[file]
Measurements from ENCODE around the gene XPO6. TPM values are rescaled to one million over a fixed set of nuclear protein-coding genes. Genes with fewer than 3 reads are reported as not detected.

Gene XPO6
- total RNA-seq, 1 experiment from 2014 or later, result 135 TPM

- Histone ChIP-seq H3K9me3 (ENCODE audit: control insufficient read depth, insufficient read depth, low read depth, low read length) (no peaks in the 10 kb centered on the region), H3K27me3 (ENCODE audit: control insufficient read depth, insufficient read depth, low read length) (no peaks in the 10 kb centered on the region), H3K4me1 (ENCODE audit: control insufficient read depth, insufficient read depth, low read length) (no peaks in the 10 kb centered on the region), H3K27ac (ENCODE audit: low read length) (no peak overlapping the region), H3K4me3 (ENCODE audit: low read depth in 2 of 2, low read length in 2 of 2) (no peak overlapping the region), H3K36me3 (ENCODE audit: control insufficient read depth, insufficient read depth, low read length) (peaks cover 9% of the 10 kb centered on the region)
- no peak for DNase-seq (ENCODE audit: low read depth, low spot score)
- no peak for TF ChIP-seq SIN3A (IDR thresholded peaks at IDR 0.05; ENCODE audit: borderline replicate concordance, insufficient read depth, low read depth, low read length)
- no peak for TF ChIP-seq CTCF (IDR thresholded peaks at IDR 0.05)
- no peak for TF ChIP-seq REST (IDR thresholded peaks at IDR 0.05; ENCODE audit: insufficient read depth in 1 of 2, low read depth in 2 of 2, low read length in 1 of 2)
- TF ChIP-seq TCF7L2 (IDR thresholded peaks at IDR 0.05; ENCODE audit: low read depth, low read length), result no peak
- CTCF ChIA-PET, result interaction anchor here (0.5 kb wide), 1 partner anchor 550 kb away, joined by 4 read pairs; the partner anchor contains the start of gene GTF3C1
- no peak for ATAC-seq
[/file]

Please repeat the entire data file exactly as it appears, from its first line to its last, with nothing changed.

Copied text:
Measurements from ENCODE around the gene XPO6. TPM values are rescaled to one million over a fixed set of nuclear protein-coding genes. Genes with fewer than 3 reads are reported as not detected.

Gene XPO6
- total RNA-seq, 1 experiment from 2014 or later, result 135 TPM

- Histone ChIP-seq H3K9me3 (ENCODE audit: control insufficient read depth, insufficient read depth, low read depth, low read length) (no peaks in the 10 kb centered on the region), H3K27me3 (ENCODE audit: control insufficient read depth, insufficient read depth, low read length) (no peaks in the 10 kb centered on the region), H3K4me1 (ENCODE audit: control insufficient read depth, insufficient read depth, low read length) (no peaks in the 10 kb centered on the region), H3K27ac (ENCODE audit: low read length) (no peak overlapping the region), H3K4me3 (ENCODE audit: low read depth in 2 of 2, low read length in 2 of 2) (no peak overlapping the region), H3K36me3 (ENCODE audit: control insufficient read depth, insufficient read depth, low read length) (peaks cover 9% of the 10 kb centered on the region)
- no peak for DNase-seq (ENCODE audit: low read depth, low spot score)
- no peak for TF ChIP-seq SIN3A (IDR thresholded peaks at IDR 0.05; ENCODE audit: borderline replicate concordance, insufficient read depth, low read depth, low read length)
- no peak for TF ChIP-seq CTCF (IDR thresholded peaks at IDR 0.05)
- no peak for TF ChIP-seq REST (IDR thresholded peaks at IDR 0.05; ENCODE audit: insufficient read depth in 1 of 2, low read depth in 2 of 2, low read length in 1 of 2)
- TF ChIP-seq TCF7L2 (IDR thresholded peaks at IDR 0.05; ENCODE audit: low read depth, low read length), result no peak
- CTCF ChIA-PET, result interaction anchor here (0.5 kb wide), 1 partner anchor 550 kb away, joined by 4 read pairs; the partner anchor contains the start of gene GTF3C1
- no peak for ATAC-seq